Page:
'The Grinch' Steals Laughs Along With Christmasby Stephen Gold (Contributing Writer)
"How the Grinch Stole Christmas" has a lot going for it, or so it appears.
It has a director, Ron Howard, who consistently has turned out quality popular movies in the last decade or so. It has the current king of the box office, Jim Carrey, in the lead role. It has a story based on the writings of Dr.Seuss, probably the most popular American children's author of the last half century.
But what this family comedy does not have is laughs. It is not funny. And that is a surprise.
Ron Howard movies are technically well-made, if not always great. In the past 11 years he has made "Parenthood" (1989), "Backdraft" (1991), "Far and Away" (1992), "The Paper" (1994), "Apollo 13" (1995), "Ransom" (1996) and "EdTV" (1999). All did well at the box office.
And "The Grinch" is drawing large audiences as well. In the U.S. it is number one at the box office for 2000, taking in almost $200 million in the four weeks since its release.
But quality is another story.
The 1966 26-minute animated TV version of "The Grinch," with Boris Karloff as the Scrooge-like voice of The Grinch, is con-sidered a classic. Despite the simple story line, it works because of a
heavy dose of Dr. Seuss' wonderful rhyming lines. The same gems, stretched over roughly four times the length (105minutes), just is not enough. And so Carrey resorts to his same old shtick (for example, the clacking of his teeth) that is starting to wear very thin.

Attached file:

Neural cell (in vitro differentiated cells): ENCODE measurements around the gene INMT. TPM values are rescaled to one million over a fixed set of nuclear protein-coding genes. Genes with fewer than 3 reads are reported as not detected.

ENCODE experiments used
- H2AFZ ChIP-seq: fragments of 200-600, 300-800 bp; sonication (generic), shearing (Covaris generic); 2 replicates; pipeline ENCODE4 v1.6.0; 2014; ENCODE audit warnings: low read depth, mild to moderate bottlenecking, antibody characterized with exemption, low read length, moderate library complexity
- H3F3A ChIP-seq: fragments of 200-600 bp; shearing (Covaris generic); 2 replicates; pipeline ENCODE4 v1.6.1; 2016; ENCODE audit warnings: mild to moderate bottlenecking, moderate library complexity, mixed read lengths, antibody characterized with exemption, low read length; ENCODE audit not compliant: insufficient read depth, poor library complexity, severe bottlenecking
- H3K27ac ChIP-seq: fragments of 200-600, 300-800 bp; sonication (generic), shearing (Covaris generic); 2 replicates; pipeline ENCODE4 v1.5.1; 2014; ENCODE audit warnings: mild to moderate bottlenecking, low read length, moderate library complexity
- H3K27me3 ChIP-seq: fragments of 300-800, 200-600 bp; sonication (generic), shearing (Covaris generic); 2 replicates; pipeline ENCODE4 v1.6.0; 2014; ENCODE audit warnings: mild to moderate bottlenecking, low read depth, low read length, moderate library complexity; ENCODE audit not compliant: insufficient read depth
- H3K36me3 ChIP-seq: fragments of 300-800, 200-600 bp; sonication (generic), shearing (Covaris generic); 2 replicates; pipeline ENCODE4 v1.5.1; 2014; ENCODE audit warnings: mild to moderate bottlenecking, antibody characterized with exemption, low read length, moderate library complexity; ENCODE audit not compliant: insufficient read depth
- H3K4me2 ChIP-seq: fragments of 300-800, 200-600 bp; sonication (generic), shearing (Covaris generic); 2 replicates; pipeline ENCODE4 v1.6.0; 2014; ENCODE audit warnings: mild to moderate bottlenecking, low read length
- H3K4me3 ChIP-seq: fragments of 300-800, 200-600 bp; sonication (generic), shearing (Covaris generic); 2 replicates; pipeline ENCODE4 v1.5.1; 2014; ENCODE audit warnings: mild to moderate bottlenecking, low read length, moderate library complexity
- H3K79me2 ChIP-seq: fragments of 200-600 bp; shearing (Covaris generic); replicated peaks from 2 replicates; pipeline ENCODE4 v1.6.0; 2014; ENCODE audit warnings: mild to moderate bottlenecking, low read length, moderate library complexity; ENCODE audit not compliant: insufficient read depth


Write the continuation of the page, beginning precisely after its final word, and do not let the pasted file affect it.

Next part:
Speaking of wearing thin, do we need yet another spoof of the race scene from "Chariots of Fire" complete with that insipid music? I don't think so.
Carrey's "Liar Liar" was a side splitter. "The Mask" illicited a healthy share of knee slappers. But "The Grinch" stole the chuckles along with the Christmas goodies. Not that it is a complete disaster. Taylor Momsen, as the young girl Cindy Lou Who searching for the meaning of Christmas, is excellent.
And the film will probably, and deservedly, win Oscars for its sets, hairstyles and costumes. The wild vaguely 1950s-ish hairdos are wonderful. Little Cindy looks exactly like big Cindy Wilson of B-52s rock group fame.
Also, delightfully nasty is Jeffrey Tambor (Dr. Phillip Greene in the 1970s TV series "Three's Company") as the mayor of Whoville (the mythical setting for the story) and The Grinch's boyhood
bully and rival for the girl.
Dr. Seuss might say that this new film of "The Grinch" was in fact a frightening bore, that made some snore while others ran for the door. So, if you must watch it, wait for it to come to the video store.
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